Ads for the theatre often said “next to Public Market.” The building that was Public Market had contained, on the second floor, the concert hall called Music Hall. Music Hall shut after a 1905 fire. The market survived, after some building modifications, until 1955 when it was demolished.

Gerald A. DeLuca
Gerald A. DeLuca on June 26, 2005 at 5:18 am

In 1924, when this theatre was known as the Empire, it showed the film He Who Gets Slapped with Lon Chaney.

Gerald A. DeLuca
Gerald A. DeLuca on June 24, 2005 at 1:02 am

Here are two photos of the Westminster/Bijou, a.k.a. “The Sink.”

ENTRANCE (expand image for clearer resolution)

INTERIOR – stage area being readied for demolition.

Gerald A. DeLuca
Gerald A. DeLuca on June 23, 2005 at 1:26 am

The end comes for two venerable theatres Providence theatres: Keith’s and the Westminster. The following elegy was written by Roger Brett in his 1976 book Temples of Illusion, a history of downtown Providence theatres:

“In the late spring of 1948, the grand old theater of Westminster Street was torn down to provide space for a store. This was the theater built in 1878 as Low’s Opera House; renamed Keith’s Opera House and then Keith’s Theater. It was the house (…) whose stage had held the brightest stars of Keith vaudeville’s most brilliant day.

“Late in 1949, as winter close in once more, the next oldest theatre in the city got the crowbar and wrecking ball treatment.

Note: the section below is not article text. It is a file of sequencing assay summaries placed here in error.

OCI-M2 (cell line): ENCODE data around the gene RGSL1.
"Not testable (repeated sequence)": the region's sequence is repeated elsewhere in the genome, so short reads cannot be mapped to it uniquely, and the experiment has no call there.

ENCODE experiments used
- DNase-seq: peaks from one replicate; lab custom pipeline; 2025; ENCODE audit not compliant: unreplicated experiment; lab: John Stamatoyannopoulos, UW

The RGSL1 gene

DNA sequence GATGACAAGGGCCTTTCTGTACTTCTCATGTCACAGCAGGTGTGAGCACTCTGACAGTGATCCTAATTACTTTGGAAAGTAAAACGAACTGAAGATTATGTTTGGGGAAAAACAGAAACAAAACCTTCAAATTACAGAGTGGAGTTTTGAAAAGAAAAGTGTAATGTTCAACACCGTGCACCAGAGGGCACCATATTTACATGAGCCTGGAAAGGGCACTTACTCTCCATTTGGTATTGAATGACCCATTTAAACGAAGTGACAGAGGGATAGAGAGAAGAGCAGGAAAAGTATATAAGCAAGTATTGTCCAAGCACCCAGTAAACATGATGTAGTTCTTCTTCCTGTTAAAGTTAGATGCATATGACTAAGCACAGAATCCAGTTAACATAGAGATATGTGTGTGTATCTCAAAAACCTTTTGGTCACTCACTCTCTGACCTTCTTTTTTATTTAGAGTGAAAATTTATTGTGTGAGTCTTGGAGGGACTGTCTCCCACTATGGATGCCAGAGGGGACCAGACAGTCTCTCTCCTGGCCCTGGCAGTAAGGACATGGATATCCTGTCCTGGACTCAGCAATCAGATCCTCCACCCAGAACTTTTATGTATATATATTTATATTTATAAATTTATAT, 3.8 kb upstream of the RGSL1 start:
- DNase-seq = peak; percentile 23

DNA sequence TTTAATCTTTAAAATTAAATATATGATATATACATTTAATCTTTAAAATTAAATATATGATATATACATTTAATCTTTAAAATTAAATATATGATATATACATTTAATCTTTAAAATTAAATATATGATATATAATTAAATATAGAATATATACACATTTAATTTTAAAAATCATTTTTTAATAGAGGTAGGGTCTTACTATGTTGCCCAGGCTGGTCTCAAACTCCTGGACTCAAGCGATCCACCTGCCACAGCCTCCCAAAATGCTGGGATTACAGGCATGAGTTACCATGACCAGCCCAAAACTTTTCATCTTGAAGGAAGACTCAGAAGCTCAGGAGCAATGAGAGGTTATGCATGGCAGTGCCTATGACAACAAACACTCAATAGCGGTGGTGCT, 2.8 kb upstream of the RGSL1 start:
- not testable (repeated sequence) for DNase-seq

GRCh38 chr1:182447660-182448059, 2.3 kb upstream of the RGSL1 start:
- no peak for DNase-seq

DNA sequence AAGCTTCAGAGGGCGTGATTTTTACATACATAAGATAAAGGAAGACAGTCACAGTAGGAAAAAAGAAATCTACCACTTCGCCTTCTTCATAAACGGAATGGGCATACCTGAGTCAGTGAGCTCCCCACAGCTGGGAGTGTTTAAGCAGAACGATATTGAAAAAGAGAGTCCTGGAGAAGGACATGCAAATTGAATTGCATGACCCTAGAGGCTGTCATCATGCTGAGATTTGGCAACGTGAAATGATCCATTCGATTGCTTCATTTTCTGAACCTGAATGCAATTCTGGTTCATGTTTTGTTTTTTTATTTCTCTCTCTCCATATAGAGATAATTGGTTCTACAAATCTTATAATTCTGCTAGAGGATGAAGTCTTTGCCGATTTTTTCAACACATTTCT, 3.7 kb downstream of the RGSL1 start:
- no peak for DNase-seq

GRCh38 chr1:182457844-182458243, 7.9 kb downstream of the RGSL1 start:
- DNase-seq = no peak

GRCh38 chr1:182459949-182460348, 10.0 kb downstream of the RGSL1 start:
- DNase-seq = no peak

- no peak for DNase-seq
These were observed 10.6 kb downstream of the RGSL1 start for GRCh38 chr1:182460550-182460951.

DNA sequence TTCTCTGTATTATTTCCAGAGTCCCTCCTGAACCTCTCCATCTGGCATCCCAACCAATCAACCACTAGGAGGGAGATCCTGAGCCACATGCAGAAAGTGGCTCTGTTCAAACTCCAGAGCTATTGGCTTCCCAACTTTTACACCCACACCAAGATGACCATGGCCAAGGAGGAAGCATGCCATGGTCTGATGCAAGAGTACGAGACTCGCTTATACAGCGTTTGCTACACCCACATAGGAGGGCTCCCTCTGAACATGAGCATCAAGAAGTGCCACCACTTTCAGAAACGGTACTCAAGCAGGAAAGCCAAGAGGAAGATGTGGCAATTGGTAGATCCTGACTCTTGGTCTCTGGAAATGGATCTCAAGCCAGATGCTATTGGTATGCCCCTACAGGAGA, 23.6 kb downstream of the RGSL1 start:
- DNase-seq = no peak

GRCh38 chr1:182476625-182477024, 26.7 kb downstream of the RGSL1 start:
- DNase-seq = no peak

“The gaudy old house that had opened as the Westminster Musée and Menagerie with variety acts, animals, and freaks on display in 1886, and had become known as the Sink, the city’s most famous burlesque house, made way for a parking lot.

“In their last years when they were known as the Empire and the Bijou, the two houses had shown second-run and reissued films, usually with no more than a handful of old derelicts in attendance. Unlike today, there was no great interest in old movies and it is doubtful that more than a few dozen classic film fans like myself went in these theaters for any other reason than to escape the cold or to sleep. However, it was in the Empire (née Keith’s) that I was first introduced to the Little Caesar of Edward G. Robinson, and The Prisoner of Zenda of Douglas Fairbanks, Jr., and Ronald Colman. And it was at the Bijou (née Westminster and Sink) that I was exposed to Eddie Cantor and a bevy of platinum blondes in The Kid from Spain, and to Boris Karloff in the original Frankenstein of 1931. Now, it was no longer possible for a downtown movie theatre to pay its own way if it were anything less than first run, and so, down they came.”

Gerald A. DeLuca
Gerald A. DeLuca on June 21, 2005 at 1:53 am

The Westminster (renamed Bijou) was demolished in early 1950. A Providence Journal editorial published on December 30, 1949 reminisced about the glorious/inglorious past of the theatre that was nicknamed “The Sink.” Excerpts from the editorial follow:

“So the Westminster, familiarly and affectionately known as "The Sink,” is coming down. There for many years variegated audiences looked upon that theatrical phenomenon called burlesque, neither musical comedy nor vaudeville, neither comic opera nor revue. It was considered disgraceful in certain circles to be seen in attendance at the old Westminster, but more than one worthy citizen braved public opinion—or tried to sneak in unnoticed… Brown freshmen…considered that they had been initiated into what was known as “the life” when they trooped, with their caps boldly on their heads, into the hallowed precincts of “The Sink.”…